In The Making

See the In the Making team capture a vital — and ephemeral — new performance by Rebecca Belmore

At sunrise, Belmore made a new work then washed it all away. Director Amar Wala takes you inside the shoot.

At sunrise, Belmore made a new work then washed it all away. Director Amar Wala takes you inside the shoot

Rebecca Belmore — In the Making behind the scenes featurette

2 years ago
5:59
At sunrise, Belmore made a new work then washed it all away. Director Amar Wala takes you inside the shoot. 5:59

In the Making takes you on an immersive journey inside the lives and work of Canada's leading artists. Stream the whole season now on CBC Gem, or watch it on CBC-TV Friday nights beginning tonight, September 27th at 8:30 p.m. (9 p.m. NT) with Beverly Glenn-Copeland, and Rebecca Belmore in the season finale on November 15th.

Rebecca Belmore is one of Canada's most well-respected and beloved artists and the first Indigenous woman to represent Canada at the Venice Biennale. Her artworks attend to deep-seated trauma with surprising beauty. Her career is now in the midst of a resurgence: her life's work is now touring across Canada in her largest survey exhibition yet, Facing the Monumental. Host Sean O'Neill visits her studio in Toronto, where Rebecca shares her process of production; travels with her to Thunder Bay, the troubled city where she grew up; and then meets up with her as she puts the finishing touches on Facing the Monumental at the Remai Modern in Saskatoon, where her work provokes an unsettling response.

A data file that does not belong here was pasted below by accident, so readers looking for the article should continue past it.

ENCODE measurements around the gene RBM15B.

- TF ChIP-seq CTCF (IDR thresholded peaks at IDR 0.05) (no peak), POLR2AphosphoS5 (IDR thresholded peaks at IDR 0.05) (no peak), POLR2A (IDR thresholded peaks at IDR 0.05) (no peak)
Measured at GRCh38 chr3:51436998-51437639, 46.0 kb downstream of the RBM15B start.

Throughout her episode of In the Making we see Belmore preparing and then performing a new work, and then washing it all away with buckets of water. In the behind the scenes video above, see how the In the Making crew and Belmore prepared to capture this ephemeral moment on a cold morning at sunrise in the Heddle Shipyards in Hamilton, Ontario and below read our Q&A with episode director Amar Wala about the experience of directing the episodes, what he sees as a collaboration with Rebecca Belmore.

Filmmaker Amar Wala has tackled issues of racism (The Secret Trial 5), identity (Stateless) and economic injustice (Payday) in his documentary  work and directed two episodes (Lido Pimienta & Adrian Stimson) in the first season of In the Making.  

When he found out that one of Canada's most high-profile and legendary artists Rebecca Belmore had asked for him specifically to direct her episode of In the Making in Season Two, it was a dream come true. CBC Arts talked to Wala before the launch of the season to discuss what it was like to profile an icon.

Q: Rebecca Belmore is one of the world's most respected artists. What was your reaction when you found out that you would be directing her episode of In the Making ?

A: I first met Rebecca at the premiere of ITM last year, and she was incredibly complimentary about my episode on Adrian Stimson. I was like "Rebecca Belmore likes my work!!" A few months later as we were planning season 2, Sean told me that Rebecca wanted to do the show, and had asked to work with me. I was equal parts humbled and nervous. She is the biggest artist in Canada, and I knew this one would need to be special.    

Q: What did you see as the most challenging aspect of profiling her for the series?